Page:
Updated on August 7, 2023
What Is Follicular Eczema?
Follicular eczema is a common skin condition or type of eczema that affects the hair follicles. This condition resembles atopic dermatitis (atopic eczema) in its symptoms and appearance, as both can cause itching, redness, and discomfort. It usually appears on the upper arms, thighs, buttocks, or cheeks as small, rough, red, or flesh-colored bumps on the skin. The condition is characterized by the accumulation of keratin, a protein that forms the outer layer of the skin, which clogs the hair follicles and causes these bumps to form. People with darker skin tones are more prone to this type of eczema.
It is a non-contagious skin condition. It is more noticeable in the winter or when the skin is dry. The exact cause of follicular eczema is unknown, but it is thought to be caused by a combination of genetic and environmental factors. While there is no cure for follicular eczema, there are several treatments that can help manage the symptoms and improve the appearance of the affected skin.
What Are The Symptoms Of Follicular Eczema?
Symptoms seen are almost similar to those of other types of eczema or dermatitis. However, its location is what distinguishes it apart. Skin irritation mostly occurs in hairy areas of the body, including the chest, abdomen, back, upper arms, groin, and thighs.
Symptoms may include:
- Small bumps: The condition is distinguished by the presence of small, rough bumps on the skin. These bumps are frequently red or flesh-colored and can resemble goosebumps or acne most commonly found on the upper arms, thighs, buttocks, or cheeks.
- Rough or dry skin: The affected skin may feel rough and dry to the touch. It may also have a sandpaper-like texture.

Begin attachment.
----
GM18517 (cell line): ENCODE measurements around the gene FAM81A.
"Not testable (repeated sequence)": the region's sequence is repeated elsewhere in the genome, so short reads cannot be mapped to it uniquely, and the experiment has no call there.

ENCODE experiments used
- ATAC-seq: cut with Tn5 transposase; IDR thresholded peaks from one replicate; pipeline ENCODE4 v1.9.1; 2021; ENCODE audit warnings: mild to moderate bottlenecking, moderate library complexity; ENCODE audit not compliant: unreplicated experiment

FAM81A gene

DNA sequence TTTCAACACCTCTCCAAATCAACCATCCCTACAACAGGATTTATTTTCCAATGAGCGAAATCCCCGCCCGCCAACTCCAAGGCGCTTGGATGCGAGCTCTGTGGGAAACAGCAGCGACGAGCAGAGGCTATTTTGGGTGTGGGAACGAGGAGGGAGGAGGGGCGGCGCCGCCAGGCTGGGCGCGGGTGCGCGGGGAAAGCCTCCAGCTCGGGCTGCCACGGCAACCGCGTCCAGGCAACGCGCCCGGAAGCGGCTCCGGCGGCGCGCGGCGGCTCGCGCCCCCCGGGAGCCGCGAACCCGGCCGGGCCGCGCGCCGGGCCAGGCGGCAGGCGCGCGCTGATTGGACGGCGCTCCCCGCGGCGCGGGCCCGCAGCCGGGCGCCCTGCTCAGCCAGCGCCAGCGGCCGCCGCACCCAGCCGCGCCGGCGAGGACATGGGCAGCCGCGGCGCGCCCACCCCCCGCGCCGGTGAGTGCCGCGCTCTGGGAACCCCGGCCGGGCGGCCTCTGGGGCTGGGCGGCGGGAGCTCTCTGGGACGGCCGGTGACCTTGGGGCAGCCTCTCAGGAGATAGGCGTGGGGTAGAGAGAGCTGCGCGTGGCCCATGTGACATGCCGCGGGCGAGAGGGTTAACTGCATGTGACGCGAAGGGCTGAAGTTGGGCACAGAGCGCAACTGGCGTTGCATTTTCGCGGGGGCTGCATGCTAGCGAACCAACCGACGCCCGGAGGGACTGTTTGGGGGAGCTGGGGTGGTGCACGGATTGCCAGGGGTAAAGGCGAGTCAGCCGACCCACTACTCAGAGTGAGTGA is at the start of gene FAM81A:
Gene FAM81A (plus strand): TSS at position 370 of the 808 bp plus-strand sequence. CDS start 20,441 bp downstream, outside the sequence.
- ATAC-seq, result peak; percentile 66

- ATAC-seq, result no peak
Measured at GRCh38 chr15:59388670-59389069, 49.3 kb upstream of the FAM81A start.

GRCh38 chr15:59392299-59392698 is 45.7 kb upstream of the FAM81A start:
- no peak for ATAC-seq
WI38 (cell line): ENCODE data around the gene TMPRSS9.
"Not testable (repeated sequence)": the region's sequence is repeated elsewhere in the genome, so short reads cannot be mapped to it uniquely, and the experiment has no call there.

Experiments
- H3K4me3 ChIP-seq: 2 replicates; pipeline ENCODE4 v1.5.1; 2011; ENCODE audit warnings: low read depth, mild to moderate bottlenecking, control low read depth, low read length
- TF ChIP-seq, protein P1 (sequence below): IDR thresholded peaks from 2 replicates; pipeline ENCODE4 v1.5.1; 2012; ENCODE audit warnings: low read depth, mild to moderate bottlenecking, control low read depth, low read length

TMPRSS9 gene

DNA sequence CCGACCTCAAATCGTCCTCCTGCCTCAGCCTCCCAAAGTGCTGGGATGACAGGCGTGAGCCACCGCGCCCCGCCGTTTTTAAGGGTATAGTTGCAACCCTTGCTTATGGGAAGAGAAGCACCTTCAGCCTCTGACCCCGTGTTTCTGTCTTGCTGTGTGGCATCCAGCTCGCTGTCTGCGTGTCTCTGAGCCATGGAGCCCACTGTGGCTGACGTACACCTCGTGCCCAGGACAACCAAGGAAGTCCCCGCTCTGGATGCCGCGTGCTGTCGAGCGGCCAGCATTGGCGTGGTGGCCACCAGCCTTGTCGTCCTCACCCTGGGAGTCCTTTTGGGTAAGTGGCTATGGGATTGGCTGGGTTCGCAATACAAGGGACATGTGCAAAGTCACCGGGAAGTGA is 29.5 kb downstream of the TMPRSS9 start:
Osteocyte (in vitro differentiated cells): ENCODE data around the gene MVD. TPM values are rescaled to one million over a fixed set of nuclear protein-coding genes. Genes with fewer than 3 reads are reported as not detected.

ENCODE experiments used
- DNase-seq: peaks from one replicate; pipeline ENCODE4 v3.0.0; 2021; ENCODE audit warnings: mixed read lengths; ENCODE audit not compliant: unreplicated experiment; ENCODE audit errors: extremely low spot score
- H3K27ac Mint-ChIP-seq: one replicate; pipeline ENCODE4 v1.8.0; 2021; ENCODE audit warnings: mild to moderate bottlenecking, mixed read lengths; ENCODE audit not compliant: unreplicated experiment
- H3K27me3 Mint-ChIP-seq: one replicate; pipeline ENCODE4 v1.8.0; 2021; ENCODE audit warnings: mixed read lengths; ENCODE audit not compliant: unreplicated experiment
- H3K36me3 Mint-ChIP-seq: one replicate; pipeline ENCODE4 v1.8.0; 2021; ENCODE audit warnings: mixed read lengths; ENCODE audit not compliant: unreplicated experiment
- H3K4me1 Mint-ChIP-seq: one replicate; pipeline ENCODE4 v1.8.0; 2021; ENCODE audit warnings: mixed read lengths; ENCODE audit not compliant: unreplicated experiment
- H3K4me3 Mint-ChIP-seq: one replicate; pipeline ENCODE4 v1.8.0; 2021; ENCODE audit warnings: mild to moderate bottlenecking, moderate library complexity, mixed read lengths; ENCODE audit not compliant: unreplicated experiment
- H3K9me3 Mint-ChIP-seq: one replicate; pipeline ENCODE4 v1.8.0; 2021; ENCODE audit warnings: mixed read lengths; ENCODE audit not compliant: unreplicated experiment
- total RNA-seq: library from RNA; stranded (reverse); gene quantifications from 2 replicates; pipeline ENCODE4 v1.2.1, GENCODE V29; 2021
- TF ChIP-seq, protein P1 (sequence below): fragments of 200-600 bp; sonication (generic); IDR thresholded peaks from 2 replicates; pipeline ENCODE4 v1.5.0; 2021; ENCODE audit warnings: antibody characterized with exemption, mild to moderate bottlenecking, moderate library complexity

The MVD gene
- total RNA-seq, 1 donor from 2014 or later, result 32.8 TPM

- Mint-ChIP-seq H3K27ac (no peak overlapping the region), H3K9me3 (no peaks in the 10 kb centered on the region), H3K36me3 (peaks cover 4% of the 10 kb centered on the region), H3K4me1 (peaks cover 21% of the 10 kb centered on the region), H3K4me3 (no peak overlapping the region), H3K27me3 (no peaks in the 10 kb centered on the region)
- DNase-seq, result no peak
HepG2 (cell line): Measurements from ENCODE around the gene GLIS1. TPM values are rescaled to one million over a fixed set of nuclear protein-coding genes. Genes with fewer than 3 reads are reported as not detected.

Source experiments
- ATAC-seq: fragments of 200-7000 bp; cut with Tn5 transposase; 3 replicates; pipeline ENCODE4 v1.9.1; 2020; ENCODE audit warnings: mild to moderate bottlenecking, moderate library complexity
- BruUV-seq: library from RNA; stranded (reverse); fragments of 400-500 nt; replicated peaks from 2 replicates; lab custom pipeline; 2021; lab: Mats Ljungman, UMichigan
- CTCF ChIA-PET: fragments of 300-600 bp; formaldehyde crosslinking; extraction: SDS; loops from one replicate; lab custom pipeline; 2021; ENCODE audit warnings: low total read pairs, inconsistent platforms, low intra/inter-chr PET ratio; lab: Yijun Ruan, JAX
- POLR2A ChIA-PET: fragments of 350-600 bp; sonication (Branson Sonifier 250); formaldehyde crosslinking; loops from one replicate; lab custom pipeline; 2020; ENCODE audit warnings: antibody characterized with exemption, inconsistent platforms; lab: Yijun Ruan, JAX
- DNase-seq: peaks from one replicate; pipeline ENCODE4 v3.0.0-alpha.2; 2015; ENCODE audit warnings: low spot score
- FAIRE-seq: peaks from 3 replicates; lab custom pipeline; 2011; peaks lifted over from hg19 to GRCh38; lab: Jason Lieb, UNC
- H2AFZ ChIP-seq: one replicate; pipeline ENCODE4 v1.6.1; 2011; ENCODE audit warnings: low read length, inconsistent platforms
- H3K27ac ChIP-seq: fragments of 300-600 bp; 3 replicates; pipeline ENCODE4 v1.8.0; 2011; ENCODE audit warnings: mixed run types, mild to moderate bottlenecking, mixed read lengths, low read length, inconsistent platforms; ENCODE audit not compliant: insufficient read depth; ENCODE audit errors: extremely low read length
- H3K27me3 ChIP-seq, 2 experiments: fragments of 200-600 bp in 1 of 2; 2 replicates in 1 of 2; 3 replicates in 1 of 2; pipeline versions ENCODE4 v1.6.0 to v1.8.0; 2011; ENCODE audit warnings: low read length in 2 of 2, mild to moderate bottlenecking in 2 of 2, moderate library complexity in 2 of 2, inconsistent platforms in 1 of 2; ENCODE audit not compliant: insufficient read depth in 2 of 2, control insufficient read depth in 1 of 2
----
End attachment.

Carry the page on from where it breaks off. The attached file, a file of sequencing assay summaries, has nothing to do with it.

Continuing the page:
- Itching: Follicular eczema can cause mild to severe itching. The desire to scratch the affected areas may be strong, but scratching will irritate the skin and worsen the condition.
- Inflammation: The skin around the bumps may appear inflamed, with redness and mild swelling.
- Increased visibility: When the skin is dry or cold, the bumps may become more visible. They may also become more visible after showering or bathing.
“Did you know Papular Eczema is the type of eczema in which small itchy rashes appear on the body in the form of bumps called Papule?”
What Causes Follicular Eczema?
The exact cause of follicular eczema is unknown. It is a skin condition caused by a genetic predisposition that causes the immune system to react to certain environmental triggers, allergens, or irritants. Typical triggers include:
- Exhaust from cars
- Mold Infection
- Certain foods
- Laundry detergents and soaps
- Rough fabric such as wool
- Cosmetics, perfumes, lotions, sprays, and lotions
Follicular eczema, in particular, may be caused by a decrease in skin barrier function. Because of a lack of certain skin barrier proteins, this is common in people with eczema. Bacteria and other microbes can enter the skin and cause inflammation when the barrier function is compromised. Scratching itchy skin can cause cracks and bleeding, increasing the likelihood of bacterial or fungal infection. These skin infections can cause folliculitis (inflammation of the hair follicles), resulting in follicular eczema symptoms.
How Can We Diagnose Follicular Eczema?
A doctor will diagnose follicular eczema during a physical examination. This condition is distinct because it only affects individual hairs. However, testing is required to figure out what’s causing the symptoms in the first place.
Based on what one was exposed to when symptoms appeared, one may be able to determine the cause of irritant contact dermatitis. Allergen contact dermatitis is more difficult to diagnose because symptoms can appear days after being exposed to the allergen.